The Reader knows from my previous article in the last issue of our magazine, of my efforts to find and begin the militarization of my Piper Tri Pacer into a French Marine Corps fighting Tri Pacer. This article will outline the effort of repainting a fabric Tri Pacer that had been covered and painted prior to a restoration and not recovering with new fabric.
In any repaint/restoration effort you must know from the aircrafts logs when, how and the material list that the aircraft was covered and painted. I did all the work, restoration and painting with technical support from Consolidated Aircraft Coatings and Mr. Greg Albarian, Managing Director and my A&P Mechanic, Dennis. Your IA or A&P mechanic must inspect and assure the quality of your aircrafts current fabric condition before repaint and restoration. Fortunately mine was hangered all its life and was in prime condition, except for the normal fabric issues that I’ll cover as we proceed
Normal fabric after years on the aircraft will have some lifting tape edges, cracked paint and patch repairs. Consolidated Aircraft who is the Polyfiber Stits product you have all heard about, published an on line bible for fabric application and painting. “How to Cover an Aircraft Using the Poly-Fiber System” is downloadable for free from “conaircraft.com”. This contains the STC for Fabric and paint plus the all-important appendix “I” as in Indian, of the authorized repair of fabric.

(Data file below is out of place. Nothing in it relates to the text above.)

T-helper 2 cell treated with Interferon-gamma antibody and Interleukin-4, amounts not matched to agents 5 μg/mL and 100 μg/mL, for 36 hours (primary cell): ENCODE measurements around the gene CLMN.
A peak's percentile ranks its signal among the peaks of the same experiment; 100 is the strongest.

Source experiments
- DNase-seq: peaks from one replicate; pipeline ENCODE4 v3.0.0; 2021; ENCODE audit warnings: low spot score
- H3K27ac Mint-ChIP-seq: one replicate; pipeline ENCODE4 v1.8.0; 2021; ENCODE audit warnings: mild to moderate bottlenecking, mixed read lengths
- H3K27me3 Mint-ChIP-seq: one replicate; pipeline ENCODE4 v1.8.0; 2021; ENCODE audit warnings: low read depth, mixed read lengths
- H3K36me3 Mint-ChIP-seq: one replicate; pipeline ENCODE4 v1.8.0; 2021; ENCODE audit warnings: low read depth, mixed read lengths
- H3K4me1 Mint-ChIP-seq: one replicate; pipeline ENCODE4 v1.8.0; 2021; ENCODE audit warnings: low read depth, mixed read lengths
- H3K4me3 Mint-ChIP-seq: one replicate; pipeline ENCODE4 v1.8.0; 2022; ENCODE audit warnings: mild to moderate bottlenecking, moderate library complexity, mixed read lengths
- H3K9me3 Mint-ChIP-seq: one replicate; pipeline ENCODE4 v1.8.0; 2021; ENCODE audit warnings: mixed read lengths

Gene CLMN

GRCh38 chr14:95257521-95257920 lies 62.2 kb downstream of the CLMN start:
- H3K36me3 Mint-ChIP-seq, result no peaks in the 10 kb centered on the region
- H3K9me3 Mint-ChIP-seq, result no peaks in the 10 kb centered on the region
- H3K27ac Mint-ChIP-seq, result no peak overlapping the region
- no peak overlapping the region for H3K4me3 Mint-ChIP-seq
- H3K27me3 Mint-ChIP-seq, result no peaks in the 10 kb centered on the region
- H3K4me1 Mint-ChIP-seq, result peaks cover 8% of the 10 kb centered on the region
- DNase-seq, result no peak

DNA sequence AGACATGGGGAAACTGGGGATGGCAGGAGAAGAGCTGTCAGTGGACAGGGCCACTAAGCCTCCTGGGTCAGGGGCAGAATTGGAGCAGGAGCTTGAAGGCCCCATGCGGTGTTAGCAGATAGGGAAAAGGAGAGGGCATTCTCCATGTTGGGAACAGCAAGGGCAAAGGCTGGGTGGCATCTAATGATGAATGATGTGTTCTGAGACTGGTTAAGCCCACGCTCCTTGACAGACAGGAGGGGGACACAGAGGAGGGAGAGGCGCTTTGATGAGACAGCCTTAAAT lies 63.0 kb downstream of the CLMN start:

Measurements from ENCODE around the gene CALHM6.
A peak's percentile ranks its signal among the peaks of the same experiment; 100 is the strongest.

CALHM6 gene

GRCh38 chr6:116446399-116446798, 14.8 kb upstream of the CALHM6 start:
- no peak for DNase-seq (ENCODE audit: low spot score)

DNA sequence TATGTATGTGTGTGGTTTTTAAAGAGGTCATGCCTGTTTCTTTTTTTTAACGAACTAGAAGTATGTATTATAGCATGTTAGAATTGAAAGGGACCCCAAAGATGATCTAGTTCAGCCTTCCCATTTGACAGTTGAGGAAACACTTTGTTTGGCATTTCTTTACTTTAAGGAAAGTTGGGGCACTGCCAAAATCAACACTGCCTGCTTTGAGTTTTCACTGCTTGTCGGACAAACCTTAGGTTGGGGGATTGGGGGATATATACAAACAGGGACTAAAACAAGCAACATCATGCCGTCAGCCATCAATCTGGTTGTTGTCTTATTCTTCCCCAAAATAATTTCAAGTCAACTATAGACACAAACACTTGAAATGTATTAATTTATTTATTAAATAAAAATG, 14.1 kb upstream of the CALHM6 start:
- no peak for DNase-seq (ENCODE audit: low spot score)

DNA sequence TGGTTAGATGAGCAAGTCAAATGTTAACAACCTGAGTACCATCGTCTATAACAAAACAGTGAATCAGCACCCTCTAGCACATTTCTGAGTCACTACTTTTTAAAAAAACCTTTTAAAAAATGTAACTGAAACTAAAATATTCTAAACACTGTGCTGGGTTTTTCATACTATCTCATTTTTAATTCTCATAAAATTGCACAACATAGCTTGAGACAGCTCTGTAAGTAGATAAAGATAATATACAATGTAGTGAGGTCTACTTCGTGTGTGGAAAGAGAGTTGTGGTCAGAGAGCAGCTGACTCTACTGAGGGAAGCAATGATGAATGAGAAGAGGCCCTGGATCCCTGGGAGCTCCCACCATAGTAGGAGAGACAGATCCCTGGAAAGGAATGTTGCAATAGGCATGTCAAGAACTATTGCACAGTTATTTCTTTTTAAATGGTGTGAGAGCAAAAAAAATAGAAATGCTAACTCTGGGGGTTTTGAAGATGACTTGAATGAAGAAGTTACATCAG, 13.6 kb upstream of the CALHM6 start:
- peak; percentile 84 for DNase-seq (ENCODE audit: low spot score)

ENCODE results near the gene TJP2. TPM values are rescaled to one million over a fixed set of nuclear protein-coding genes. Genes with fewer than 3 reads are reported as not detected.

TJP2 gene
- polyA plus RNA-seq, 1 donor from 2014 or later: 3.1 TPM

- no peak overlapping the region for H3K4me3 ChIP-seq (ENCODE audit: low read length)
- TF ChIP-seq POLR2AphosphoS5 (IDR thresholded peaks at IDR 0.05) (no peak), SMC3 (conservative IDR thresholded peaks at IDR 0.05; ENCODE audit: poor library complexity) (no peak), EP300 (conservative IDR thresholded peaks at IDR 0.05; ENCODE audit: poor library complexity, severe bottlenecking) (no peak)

Any cracking of paint is a tough nut to get a good repair on. Sand carefully, avoiding high areas and go down just to the original fabric. Then you can use the various Polyfiber paint products to build the area. I learned from Greg to go-slow and paint a light coat, let tack and then a light coat and finally after the Aeothane has bonded you can apply heavier coats. This helps to avoid under lying reaction from your old paints. Using Aerothane silver, I coated the sanded areas to add back the UV protection on all repair sites. The aluminum in the paint blocks the UV. The silver Aerothane provided a uniform under coat for the Olive Drab topcoat later on.
Color and tactical markings were superbly rendered and provide by James Hagen of Aerographics.
Some cracked paint and prior repaired areas needed a standard patch as prescribed in “How to Cover an Aircraft Using the Poly-Fiber System”. On my upgraded 160 HP engine, the prop blast beats the right wing underside so I used a large patch to beef up that area. Some owners opt for putting in an aluminum cover but I was facing enough restoration and paint efforts so this will be a test. Hopefully my repair provides good service or I’ll replace it with an aluminum panel, time will tell.